October 13, 2016

Childcare advantages and disadvantages

Is childcare good or bad for my child?

We often get asked questions like: is childcare good for my child’s socialisation? What harm could kindergarten do for my family? Is my child spending too much time in daycare? What about cortisol levels in children in care? What about increased aggression in childcare?  So we undertook a literature review and would like to make it available to you here:

Childcare advantages and disadvantages

Childcare or homecare?

*Please note, you are welcome to quote from this article but please seek permission from the author first and reference it correctly. A big thank you to all those budding early childhood teacher students who have already sought permission!

What does the best childcare research say?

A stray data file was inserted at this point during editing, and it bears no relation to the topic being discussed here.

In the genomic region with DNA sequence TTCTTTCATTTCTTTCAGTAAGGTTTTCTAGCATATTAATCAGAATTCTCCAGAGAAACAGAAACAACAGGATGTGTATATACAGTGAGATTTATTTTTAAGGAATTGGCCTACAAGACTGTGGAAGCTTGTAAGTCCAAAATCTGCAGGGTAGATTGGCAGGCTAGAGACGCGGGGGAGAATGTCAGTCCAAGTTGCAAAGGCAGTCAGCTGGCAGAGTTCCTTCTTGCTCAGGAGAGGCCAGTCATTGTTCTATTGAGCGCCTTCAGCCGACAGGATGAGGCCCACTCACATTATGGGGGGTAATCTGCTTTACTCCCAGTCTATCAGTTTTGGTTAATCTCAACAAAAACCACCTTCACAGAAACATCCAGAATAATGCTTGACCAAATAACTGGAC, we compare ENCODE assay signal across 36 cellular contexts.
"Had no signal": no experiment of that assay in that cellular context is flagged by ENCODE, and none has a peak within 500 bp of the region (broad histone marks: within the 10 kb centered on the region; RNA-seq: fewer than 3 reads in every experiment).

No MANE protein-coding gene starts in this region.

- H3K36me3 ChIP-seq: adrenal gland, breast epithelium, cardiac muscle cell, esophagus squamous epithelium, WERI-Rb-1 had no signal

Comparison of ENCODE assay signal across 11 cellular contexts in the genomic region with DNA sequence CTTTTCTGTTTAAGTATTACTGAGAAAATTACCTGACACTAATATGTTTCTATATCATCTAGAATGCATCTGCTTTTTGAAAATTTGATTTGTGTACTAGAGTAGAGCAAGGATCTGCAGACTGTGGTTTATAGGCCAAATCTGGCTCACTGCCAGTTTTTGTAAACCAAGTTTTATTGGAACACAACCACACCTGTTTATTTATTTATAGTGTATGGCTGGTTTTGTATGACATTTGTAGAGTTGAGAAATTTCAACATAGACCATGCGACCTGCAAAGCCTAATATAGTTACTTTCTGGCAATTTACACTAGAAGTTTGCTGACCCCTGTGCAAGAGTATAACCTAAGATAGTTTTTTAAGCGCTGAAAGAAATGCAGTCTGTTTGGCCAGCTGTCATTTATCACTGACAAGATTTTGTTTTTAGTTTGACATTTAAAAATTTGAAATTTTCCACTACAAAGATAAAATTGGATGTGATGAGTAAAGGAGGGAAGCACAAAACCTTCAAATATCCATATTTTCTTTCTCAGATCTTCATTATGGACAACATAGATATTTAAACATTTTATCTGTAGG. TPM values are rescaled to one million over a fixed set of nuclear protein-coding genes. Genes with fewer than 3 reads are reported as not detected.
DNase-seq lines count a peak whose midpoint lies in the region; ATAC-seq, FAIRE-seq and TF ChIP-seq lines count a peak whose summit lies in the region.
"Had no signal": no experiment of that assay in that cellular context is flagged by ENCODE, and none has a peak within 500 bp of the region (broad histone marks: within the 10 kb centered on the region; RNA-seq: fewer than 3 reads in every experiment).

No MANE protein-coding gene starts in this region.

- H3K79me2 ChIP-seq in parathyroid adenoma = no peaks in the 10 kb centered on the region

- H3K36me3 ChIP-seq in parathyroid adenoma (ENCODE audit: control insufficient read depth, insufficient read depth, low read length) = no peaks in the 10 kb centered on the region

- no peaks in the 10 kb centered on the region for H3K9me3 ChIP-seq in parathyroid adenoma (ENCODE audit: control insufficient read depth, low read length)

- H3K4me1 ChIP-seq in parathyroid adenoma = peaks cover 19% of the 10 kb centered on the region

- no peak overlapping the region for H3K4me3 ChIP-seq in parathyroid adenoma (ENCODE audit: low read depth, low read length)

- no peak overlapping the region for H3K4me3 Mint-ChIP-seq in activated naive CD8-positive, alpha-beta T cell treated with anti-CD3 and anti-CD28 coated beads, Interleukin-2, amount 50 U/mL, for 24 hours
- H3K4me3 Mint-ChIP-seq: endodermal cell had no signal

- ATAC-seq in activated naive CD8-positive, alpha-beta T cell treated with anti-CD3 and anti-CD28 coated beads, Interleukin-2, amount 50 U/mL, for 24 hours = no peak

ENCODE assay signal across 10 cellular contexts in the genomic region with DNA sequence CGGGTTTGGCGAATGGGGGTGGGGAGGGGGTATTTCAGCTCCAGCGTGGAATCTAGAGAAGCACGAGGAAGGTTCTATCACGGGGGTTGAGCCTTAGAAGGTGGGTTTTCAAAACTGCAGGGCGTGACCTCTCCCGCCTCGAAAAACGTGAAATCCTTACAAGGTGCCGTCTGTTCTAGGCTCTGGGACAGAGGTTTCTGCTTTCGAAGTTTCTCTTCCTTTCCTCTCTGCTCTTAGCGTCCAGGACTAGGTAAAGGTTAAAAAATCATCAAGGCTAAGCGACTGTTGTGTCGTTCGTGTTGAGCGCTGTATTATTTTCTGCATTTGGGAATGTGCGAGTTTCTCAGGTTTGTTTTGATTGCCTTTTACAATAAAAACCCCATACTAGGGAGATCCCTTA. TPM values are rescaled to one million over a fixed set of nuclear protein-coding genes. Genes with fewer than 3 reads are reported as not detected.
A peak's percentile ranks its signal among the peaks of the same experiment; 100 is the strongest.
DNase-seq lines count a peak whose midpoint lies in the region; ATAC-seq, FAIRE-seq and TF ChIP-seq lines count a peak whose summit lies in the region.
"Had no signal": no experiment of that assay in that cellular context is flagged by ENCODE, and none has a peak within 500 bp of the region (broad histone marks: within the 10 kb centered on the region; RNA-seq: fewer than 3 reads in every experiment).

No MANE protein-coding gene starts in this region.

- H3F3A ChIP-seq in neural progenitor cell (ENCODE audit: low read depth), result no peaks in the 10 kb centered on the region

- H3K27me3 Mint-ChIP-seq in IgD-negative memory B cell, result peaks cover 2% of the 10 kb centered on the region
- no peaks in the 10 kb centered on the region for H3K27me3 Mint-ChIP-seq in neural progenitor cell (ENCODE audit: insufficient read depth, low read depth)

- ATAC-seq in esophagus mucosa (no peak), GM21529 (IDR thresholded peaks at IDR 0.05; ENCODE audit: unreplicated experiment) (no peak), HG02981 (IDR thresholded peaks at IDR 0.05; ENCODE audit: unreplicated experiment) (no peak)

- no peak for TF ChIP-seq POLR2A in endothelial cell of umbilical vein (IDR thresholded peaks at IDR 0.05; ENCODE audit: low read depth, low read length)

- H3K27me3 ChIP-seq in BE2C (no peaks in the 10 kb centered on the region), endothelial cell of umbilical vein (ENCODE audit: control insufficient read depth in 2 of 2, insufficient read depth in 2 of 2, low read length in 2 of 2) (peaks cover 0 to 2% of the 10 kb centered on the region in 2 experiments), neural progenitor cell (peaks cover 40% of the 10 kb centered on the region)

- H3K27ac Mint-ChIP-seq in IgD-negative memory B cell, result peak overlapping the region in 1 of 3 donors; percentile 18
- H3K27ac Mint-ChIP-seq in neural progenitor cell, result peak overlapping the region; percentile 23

Recent reports such as those from Family First, and the New Zealand Children’s Commissioner, “Through their lens” add considerable weight to what we discovered in doing our literature review.   We do not wish to give parents who must work a guilt trip.  Of course many children who attend childcare full time grow up to be positive, responsible, contributing citizens in society.  But this report, and others we have referred to are considering what is in a child’s BEST INTERESTS, not what is simply “good enough”, or “my child survived”. We want all children to have every opportunity to THRIVE and that’s what this literature review is about.  Basically, we ask, if children are BEST served by an attentive, responsive parent, then governments should be targeting their policies to achieve this.  Of course, there are a growing number of children in New Zealand who sadly don’t have responsive, attentive parents. These are the children who should be receiving the funding to attend childcare, while those parents who want to provide nurturing care themselves, should be given the opportunity to do so.  The vast majority of research that shows childcare is beneficial to children is research that has been done on neglected, underprivileged or lower socio-economic groups.  To assume that the same gains can be achieved for middle class average families is a huge step and one that research does not support.  Further, most research is not based on children in full time, institutionalized care and many of the controls needed to make the research of a quality standard are missing.  Please read our review and feel free to comment.

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